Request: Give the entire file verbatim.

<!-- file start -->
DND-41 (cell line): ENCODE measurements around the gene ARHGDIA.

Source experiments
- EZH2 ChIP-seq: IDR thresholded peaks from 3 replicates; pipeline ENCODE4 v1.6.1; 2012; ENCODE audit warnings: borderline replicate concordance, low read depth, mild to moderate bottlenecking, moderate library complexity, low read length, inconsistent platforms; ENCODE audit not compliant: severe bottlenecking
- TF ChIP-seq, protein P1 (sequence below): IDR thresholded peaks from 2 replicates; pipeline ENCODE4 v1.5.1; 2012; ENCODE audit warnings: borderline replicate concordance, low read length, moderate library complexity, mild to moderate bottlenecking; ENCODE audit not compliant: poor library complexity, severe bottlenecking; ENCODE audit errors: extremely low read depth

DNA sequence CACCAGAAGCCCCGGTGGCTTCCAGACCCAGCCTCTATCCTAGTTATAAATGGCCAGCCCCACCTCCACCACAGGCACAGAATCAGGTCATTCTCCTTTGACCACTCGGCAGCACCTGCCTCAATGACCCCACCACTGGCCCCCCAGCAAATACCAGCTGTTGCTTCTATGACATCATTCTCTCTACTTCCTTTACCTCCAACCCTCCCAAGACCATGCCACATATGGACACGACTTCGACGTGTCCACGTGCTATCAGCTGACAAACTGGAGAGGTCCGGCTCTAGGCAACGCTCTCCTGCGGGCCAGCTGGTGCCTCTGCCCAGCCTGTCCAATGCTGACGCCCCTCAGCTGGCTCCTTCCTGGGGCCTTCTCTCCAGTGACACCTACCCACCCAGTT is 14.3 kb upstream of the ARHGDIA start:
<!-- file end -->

DND-41 (cell line): ENCODE measurements around the gene ARHGDIA.

Source experiments
- EZH2 ChIP-seq: IDR thresholded peaks from 3 replicates; pipeline ENCODE4 v1.6.1; 2012; ENCODE audit warnings: borderline replicate concordance, low read depth, mild to moderate bottlenecking, moderate library complexity, low read length, inconsistent platforms; ENCODE audit not compliant: severe bottlenecking
- TF ChIP-seq, protein P1 (sequence below): IDR thresholded peaks from 2 replicates; pipeline ENCODE4 v1.5.1; 2012; ENCODE audit warnings: borderline replicate concordance, low read length, moderate library complexity, mild to moderate bottlenecking; ENCODE audit not compliant: poor library complexity, severe bottlenecking; ENCODE audit errors: extremely low read depth

DNA sequence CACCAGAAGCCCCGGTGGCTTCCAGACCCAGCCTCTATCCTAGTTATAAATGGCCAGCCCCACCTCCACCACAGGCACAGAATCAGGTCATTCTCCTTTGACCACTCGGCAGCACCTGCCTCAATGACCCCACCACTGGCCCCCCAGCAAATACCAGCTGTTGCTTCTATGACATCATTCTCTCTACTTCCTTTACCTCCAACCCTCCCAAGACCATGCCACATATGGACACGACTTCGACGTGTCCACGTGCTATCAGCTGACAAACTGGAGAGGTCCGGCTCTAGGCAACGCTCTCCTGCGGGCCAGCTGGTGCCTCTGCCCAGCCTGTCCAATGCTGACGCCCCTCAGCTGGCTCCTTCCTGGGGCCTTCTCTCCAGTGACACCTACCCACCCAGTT is 14.3 kb upstream of the ARHGDIA start: